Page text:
Mobile phones deliver infection risk in the workplace according to new study

Your smartphone is doing more than keeping you in touch -- it is also the 'smart' way to spread infection in the workplace according to new research.
Written by Eileen Brown, Contributor

The chances are that you have checked your smartphone in the last hour. You might have been waiting for a call, an email, or checking your social media feeds.

No one likes their hygiene being called into question, never mind the hygiene of their mobile phone. But this is exactly what you need to think about before you touch that phone again.

Your secret swiping will not get you into trouble with your boss, but a new study about our smartphone habits does not make pleasant reading if you worry about germs.

New research shows that mobile phones present a substantial infection risk in the workplace. Workplace infection can be spread in a variety of different ways, with the best cleaners in the world unable to catch everything.

Disinfection and decontamination company Sanondaf is warning that over a third of our mobile phones present a 'high risk of spreading infection'.

A survey carried out by the journal Clinical Microbiology and Infection found that mobile phones present a 'substantial' infection risk, with evidence of viruses in 38.5 percent of devices. These viruses target humans, and are not software viruses.

The research, undertaken in a French hospital, found that mobile phones and cordless phones used by hospital staff were found to harbor viruses that cause stomach upsets and lung infections.

The survey also showed that a fifth of staff did not clean their hands after handling their phones.

Scientists took swabs from mobile and cordless phones used daily by 114 doctors and nurses at Saint-Etienne University Hospital in Saint-Priest-en-Jarez, France.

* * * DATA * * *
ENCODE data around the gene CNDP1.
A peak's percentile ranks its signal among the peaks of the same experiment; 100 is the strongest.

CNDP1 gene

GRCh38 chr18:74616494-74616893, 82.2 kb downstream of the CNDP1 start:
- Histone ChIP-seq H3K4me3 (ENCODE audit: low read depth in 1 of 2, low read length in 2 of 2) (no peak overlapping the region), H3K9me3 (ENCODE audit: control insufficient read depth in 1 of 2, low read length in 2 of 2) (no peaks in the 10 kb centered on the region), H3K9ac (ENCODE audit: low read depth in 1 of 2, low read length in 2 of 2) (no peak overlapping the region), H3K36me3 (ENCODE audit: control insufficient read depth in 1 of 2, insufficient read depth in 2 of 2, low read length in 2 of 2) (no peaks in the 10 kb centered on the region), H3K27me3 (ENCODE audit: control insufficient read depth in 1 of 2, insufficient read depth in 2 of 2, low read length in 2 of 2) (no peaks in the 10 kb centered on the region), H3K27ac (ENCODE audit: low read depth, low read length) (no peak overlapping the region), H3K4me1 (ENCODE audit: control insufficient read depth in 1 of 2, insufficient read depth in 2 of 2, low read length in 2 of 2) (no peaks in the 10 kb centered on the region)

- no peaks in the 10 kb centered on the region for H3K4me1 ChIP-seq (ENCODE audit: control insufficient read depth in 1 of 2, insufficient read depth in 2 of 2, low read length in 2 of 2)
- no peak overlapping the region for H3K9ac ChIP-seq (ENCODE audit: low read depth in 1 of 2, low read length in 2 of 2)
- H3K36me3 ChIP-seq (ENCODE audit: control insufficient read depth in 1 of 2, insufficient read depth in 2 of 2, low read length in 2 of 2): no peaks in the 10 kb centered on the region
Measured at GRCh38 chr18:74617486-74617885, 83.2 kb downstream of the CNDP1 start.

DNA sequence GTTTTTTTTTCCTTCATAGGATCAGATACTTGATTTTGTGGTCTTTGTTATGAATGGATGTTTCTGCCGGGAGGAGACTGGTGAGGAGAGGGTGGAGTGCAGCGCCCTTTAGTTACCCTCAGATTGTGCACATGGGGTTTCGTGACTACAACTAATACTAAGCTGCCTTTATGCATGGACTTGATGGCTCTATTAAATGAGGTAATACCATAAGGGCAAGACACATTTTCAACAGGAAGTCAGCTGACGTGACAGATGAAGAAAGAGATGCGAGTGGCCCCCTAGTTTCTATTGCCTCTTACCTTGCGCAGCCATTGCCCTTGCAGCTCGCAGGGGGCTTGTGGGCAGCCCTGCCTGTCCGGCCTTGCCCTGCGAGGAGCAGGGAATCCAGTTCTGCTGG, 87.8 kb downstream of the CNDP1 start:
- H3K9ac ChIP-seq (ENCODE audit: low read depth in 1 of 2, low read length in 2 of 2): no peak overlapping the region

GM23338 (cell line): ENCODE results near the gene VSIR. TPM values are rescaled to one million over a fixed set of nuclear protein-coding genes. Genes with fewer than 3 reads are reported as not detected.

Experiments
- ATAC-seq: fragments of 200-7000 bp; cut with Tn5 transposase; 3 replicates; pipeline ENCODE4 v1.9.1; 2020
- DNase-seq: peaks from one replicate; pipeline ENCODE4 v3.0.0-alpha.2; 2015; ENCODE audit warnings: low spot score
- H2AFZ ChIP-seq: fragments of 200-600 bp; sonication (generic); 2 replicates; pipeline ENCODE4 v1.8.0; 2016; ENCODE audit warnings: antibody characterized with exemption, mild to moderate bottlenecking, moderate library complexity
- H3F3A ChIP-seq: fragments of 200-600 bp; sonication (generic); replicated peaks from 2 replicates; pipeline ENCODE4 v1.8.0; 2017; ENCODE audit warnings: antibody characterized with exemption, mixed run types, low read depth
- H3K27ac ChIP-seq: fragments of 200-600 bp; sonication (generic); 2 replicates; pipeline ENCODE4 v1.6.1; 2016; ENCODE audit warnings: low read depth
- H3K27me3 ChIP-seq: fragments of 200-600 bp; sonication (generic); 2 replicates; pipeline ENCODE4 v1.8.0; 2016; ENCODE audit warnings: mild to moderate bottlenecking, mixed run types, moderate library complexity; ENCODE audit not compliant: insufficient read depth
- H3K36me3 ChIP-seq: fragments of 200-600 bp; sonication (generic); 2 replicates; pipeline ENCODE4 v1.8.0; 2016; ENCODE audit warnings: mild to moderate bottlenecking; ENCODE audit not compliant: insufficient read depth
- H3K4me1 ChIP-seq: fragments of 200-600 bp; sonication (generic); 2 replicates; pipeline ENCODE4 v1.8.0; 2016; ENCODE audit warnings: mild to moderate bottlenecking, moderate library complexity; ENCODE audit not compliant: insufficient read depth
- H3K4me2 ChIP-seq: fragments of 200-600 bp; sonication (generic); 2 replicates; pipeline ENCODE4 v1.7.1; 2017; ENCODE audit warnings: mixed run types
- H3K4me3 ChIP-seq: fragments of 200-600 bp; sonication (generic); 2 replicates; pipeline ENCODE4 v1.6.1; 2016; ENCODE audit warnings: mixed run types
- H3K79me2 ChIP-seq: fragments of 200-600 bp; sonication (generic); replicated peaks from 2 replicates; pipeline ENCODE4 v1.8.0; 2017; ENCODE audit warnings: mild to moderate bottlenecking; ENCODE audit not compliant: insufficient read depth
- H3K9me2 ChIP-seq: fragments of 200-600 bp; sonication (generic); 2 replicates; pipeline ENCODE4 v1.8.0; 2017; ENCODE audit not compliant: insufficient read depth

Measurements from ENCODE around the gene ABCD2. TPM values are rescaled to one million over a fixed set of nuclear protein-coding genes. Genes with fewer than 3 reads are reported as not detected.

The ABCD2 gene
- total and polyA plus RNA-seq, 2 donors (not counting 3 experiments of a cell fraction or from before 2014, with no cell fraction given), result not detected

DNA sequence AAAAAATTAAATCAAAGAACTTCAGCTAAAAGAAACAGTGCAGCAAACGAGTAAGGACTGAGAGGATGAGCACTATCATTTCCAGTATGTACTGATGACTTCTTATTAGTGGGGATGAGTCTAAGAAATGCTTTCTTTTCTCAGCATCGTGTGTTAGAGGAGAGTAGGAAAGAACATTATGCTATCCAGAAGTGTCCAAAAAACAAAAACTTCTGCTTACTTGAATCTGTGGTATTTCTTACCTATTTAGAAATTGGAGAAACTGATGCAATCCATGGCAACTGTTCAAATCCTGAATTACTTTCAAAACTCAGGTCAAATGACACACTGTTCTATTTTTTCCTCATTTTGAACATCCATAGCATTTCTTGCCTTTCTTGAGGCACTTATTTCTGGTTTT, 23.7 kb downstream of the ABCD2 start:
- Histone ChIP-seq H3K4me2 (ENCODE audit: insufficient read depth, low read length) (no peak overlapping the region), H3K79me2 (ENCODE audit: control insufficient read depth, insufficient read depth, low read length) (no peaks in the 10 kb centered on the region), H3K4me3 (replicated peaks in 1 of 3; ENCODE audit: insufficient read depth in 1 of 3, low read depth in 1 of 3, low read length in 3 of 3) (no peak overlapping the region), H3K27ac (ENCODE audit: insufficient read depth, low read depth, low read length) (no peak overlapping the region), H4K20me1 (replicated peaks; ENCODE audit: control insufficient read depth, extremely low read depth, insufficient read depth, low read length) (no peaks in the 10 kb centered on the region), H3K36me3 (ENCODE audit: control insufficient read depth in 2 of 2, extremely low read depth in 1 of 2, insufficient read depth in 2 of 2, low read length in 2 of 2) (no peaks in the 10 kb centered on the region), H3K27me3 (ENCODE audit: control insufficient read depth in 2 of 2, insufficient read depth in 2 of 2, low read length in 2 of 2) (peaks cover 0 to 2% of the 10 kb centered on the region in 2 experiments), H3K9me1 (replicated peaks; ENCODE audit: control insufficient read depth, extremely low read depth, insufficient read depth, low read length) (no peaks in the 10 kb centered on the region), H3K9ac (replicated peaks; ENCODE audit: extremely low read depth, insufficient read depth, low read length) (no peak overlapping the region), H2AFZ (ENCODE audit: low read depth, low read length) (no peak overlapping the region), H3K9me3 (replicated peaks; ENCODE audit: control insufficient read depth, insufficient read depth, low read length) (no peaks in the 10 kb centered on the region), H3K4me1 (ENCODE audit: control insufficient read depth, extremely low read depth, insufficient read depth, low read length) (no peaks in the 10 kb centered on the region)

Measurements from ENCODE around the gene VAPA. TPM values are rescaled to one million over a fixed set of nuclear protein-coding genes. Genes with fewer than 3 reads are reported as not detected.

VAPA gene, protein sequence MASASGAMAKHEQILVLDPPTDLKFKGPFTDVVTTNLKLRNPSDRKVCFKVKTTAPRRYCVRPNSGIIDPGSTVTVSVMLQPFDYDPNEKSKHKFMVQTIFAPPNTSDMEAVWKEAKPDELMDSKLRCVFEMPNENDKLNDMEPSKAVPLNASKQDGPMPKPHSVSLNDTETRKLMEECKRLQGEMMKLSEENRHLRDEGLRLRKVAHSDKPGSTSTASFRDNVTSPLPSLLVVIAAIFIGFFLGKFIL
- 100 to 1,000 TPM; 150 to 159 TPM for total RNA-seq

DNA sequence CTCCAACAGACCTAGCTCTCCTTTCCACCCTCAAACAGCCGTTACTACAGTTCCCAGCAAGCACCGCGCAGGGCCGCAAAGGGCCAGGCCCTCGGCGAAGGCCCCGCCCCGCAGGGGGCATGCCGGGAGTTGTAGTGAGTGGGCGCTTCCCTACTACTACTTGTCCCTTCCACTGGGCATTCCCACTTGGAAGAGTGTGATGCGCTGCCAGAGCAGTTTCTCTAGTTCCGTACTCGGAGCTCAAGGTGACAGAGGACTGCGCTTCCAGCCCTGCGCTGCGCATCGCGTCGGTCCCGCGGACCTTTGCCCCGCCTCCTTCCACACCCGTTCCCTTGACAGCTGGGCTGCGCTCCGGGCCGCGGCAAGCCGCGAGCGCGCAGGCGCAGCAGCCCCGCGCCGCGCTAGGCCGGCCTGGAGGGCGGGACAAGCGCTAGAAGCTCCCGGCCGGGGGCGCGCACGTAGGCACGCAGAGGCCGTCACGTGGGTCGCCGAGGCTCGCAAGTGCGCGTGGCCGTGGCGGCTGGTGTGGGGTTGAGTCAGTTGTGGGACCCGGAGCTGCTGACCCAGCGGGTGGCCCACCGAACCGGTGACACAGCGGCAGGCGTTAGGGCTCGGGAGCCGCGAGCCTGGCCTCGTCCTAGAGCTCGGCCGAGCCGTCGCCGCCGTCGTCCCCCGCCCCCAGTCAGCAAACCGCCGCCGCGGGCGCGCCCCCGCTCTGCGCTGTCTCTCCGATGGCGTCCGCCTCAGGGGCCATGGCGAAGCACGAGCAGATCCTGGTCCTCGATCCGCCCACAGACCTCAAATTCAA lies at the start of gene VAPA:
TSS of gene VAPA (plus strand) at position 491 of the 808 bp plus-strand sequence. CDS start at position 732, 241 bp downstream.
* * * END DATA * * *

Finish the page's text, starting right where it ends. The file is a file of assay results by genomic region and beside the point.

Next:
The most widespread contamination was from rotavirus which was discovered on 39 out of 109 phones. This virus can cause vomiting and diarrhea.

Respiratory syncytial virus genetic material was found on three phones, and evidence of metapneumovirus was on one of the phones tested.

Both of these viruses are associated with lung infections, which may be severe in high-risk patients.

The survey found that 64 percent of workers used their mobile phones during patient care, with 20 percent of them admitting they had never carried out any hand hygiene procedures, either before or after using their phone.

The survey also revealed that cordless hospital phones were cleaned and disinfected less frequently in pediatric departments than on adult wards.

Stuart White, from Sanondaf UK, said: "These results are quite alarming, and I think will be mirrored across many businesses.

"It is something that many of us do not think about, but it is something that businesses need to be aware of, particularly if you are in a caring profession, such as hospitals, care homes, or nurseries.

Businesses lose many man hours a year to illness, which equates to a lot of money being wasted. These businesses need to put steps in place now to protect workers from infection."

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